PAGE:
With Foundations as Partners, Communities of Color Can Share Creative Visions

David Cournoyer is co-chair of the board of directors of Native Americans in Philanthropy, a Council on Foundations affinity group that seeks to build bridges between foundations and Native communities. He has worked at two national private foundations as well as the American Indian College Fund, and he previously worked for a decade as a television journalist. Cournoyer is an enrolled member of the Rosebud Sioux Tribe of South Dakota.

It’s no secret that the United States is growing more racially and ethnically diverse. Don’t you remember the breathtaking pictures of literally tens of thousands of people taking to the streets about immigration reform? Did you miss the news about the growing number of states with “majority-minority” populations?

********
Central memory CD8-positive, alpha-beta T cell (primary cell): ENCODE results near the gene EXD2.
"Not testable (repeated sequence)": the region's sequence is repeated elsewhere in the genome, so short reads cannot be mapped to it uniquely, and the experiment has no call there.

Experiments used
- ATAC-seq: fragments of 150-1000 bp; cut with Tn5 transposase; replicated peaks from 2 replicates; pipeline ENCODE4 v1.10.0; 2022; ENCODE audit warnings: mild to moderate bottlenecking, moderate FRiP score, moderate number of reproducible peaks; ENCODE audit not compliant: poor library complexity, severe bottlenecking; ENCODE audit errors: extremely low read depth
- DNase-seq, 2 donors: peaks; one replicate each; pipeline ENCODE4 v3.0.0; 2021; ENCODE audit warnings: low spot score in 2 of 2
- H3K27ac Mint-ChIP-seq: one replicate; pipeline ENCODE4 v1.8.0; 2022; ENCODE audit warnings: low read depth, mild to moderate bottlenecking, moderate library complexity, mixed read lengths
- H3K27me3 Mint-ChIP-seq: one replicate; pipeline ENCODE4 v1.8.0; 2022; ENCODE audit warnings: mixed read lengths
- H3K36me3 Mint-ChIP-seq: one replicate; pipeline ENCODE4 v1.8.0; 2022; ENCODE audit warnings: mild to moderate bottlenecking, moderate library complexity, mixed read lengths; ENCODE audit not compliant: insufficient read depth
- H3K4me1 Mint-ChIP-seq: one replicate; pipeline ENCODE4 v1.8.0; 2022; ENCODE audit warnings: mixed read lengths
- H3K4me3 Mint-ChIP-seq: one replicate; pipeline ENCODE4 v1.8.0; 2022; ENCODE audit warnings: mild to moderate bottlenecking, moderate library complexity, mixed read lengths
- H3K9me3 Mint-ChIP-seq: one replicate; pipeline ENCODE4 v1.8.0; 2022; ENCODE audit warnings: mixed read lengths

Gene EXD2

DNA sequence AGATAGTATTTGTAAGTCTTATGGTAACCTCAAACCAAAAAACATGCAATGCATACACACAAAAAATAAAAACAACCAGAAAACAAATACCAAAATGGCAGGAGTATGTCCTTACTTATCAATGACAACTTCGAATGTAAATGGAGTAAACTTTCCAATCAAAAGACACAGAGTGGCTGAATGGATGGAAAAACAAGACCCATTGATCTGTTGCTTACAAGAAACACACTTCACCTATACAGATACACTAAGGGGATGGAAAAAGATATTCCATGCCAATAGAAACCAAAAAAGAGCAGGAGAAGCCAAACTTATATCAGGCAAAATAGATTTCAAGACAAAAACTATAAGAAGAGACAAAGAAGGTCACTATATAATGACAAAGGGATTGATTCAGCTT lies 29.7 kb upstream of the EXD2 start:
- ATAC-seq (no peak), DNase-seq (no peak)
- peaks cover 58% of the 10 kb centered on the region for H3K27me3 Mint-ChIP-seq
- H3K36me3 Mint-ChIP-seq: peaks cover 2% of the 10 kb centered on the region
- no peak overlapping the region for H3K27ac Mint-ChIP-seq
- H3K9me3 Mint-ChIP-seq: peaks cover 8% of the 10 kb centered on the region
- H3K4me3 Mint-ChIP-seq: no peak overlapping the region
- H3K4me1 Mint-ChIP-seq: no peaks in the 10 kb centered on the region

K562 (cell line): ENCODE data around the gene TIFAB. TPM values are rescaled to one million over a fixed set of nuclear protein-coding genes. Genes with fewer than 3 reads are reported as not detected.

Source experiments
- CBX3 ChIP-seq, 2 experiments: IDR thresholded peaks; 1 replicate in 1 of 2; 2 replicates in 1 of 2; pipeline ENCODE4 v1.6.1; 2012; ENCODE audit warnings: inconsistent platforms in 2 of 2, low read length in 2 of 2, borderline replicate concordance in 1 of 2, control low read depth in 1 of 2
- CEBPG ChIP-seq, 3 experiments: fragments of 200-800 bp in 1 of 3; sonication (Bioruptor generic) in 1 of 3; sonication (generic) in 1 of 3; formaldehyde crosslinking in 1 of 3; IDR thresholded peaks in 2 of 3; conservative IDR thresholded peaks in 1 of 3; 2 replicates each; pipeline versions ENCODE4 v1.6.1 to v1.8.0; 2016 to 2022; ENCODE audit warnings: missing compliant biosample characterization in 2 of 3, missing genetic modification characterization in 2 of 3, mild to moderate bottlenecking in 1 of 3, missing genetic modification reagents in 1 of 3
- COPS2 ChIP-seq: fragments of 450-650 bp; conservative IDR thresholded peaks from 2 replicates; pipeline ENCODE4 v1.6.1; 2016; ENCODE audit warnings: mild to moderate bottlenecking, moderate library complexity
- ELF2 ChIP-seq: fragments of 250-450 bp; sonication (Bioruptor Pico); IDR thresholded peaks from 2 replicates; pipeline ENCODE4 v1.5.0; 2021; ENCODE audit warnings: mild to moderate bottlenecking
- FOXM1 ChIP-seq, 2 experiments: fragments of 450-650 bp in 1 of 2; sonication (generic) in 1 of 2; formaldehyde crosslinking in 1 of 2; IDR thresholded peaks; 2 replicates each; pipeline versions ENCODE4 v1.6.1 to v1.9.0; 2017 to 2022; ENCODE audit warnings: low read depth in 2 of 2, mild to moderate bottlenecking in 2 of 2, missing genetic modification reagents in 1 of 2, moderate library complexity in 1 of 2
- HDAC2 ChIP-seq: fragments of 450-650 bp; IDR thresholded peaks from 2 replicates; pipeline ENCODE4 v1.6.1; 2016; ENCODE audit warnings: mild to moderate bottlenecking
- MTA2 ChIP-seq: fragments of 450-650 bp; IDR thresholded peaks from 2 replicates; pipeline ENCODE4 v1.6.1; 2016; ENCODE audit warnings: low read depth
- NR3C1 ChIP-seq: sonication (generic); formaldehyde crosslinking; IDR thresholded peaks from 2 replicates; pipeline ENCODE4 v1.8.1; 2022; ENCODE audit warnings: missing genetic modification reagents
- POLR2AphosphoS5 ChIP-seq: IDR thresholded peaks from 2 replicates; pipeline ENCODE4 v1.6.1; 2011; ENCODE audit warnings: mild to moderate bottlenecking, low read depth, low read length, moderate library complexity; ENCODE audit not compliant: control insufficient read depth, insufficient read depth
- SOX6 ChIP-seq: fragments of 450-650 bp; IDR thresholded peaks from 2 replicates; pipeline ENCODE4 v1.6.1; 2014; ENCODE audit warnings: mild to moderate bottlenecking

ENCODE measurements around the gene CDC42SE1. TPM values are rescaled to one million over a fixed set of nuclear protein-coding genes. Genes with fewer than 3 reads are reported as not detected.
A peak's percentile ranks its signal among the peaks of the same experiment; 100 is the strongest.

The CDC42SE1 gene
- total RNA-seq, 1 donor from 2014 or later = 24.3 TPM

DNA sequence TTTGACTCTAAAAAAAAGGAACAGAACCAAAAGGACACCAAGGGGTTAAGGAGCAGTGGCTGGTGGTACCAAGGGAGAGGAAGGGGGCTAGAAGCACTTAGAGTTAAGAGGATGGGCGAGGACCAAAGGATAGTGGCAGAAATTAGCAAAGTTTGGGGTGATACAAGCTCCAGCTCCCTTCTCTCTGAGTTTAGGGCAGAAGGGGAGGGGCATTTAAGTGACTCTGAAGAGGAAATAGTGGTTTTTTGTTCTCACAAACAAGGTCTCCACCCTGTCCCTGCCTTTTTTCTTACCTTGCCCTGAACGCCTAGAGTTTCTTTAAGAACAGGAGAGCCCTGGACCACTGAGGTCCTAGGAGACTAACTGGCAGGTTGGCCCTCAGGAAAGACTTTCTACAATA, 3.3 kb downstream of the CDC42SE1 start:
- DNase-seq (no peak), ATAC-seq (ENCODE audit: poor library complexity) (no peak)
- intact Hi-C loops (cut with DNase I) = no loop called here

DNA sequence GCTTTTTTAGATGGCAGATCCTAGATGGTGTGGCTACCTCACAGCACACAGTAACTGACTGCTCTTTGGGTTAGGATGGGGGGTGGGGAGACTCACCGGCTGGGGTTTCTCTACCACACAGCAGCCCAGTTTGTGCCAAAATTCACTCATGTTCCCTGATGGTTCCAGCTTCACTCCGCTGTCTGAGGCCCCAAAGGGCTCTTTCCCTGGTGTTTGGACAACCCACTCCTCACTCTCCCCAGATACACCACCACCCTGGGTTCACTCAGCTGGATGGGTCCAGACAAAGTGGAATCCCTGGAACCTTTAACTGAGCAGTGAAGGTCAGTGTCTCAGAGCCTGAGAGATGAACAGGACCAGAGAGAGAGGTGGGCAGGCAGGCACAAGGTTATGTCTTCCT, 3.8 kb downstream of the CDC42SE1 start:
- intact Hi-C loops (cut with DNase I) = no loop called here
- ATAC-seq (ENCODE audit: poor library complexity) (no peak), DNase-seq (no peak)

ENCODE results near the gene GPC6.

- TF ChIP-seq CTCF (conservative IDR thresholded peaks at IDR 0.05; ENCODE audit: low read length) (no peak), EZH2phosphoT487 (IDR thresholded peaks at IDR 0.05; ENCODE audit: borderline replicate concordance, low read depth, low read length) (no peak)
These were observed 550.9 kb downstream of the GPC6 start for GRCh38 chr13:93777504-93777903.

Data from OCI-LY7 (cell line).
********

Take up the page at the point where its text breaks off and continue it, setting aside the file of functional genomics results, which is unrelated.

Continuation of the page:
More recently, the headlines have focused on Senator Barack Obama’s courageous appeal to Americans to recognize both the progress we have made and the significant racial disparities that still exist. It was an historic call to acknowledge that we are not yet “a more perfect union” fully capitalizing on America’s rich diversity, which brings a broad array of knowledge, cultural values and perspectives.

What is philanthropy doing about this? Where’s the Obama-like, bold leadership? If the nimble nonprofit sector can’t provide aggressive support and commitment to help the U.S. capitalize on its diversity and fully promote the voice of underserved communities, where will it come from? Unfortunately, many of us in the sector who represent communities of color are not setting our expectations very high.


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